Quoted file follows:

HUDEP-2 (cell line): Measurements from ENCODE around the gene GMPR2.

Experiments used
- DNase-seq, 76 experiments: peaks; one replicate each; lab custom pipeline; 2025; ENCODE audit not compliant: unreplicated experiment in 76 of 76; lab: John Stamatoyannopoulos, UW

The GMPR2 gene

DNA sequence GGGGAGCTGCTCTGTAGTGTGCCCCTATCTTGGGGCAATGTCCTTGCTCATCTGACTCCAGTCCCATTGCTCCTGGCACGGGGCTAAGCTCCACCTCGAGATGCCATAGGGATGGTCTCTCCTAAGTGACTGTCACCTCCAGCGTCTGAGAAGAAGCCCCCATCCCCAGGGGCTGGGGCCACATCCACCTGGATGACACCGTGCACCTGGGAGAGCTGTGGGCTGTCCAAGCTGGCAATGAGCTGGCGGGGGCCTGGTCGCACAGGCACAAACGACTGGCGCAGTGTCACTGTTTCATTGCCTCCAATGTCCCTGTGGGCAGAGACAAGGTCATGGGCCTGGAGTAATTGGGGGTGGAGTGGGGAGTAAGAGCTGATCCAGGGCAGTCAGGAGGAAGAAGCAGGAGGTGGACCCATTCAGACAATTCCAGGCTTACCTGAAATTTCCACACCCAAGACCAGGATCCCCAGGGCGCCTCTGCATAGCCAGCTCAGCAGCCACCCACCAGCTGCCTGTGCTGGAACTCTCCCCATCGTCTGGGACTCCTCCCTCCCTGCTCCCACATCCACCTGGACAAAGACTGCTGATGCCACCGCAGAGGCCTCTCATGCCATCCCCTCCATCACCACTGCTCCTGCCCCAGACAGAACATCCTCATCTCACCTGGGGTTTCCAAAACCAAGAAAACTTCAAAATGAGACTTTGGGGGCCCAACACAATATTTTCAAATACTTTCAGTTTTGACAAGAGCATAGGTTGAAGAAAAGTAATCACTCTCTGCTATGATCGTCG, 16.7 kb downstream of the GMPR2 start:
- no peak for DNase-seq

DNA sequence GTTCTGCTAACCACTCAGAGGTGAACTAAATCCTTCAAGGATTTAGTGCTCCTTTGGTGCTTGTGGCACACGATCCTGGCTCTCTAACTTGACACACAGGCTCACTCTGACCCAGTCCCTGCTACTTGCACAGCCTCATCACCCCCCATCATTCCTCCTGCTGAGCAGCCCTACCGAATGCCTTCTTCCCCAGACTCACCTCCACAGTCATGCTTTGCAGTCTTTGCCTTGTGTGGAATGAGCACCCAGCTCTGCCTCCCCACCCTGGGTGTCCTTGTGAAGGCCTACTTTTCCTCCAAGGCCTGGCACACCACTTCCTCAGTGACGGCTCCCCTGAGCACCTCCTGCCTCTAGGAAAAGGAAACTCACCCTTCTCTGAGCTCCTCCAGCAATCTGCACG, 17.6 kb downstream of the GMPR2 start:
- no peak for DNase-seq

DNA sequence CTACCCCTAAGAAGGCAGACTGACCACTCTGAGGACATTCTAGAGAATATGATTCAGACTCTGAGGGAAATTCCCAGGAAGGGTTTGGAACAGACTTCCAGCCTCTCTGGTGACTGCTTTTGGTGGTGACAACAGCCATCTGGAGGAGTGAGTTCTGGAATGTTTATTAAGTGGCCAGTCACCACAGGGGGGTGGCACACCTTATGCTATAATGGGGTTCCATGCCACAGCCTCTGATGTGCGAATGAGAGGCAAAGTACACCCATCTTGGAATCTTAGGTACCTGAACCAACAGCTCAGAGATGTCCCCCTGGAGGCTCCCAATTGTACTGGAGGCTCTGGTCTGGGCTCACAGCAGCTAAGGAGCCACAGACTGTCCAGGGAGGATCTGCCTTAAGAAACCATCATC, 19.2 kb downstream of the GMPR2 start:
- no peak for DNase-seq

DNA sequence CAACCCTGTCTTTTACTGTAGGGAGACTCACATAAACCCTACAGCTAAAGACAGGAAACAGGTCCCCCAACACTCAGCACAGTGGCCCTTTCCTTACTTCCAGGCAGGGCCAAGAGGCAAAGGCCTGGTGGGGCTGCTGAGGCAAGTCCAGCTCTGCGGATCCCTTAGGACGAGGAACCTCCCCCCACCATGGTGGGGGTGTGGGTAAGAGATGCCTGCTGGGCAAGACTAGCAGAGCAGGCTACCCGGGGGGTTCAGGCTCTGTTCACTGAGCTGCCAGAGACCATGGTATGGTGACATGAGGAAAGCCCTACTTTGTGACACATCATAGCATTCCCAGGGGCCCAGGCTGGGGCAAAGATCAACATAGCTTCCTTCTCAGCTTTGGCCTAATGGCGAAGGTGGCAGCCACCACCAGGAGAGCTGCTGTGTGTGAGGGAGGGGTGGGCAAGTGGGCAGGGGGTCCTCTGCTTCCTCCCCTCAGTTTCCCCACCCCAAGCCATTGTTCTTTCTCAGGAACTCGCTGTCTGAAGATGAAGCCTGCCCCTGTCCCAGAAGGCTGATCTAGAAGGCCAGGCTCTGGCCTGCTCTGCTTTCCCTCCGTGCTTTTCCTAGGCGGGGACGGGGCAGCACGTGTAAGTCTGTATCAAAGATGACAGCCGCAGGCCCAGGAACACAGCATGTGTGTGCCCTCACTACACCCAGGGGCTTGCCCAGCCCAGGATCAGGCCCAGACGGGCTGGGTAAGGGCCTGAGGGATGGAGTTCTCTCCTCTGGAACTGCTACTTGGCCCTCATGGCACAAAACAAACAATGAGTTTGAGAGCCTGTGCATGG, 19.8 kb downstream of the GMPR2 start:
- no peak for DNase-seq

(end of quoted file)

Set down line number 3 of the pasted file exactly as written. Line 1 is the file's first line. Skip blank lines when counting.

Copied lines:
- DNase-seq, 76 experiments: peaks; one replicate each; lab custom pipeline; 2025; ENCODE audit not compliant: unreplicated experiment in 76 of 76; lab: John Stamatoyannopoulos, UW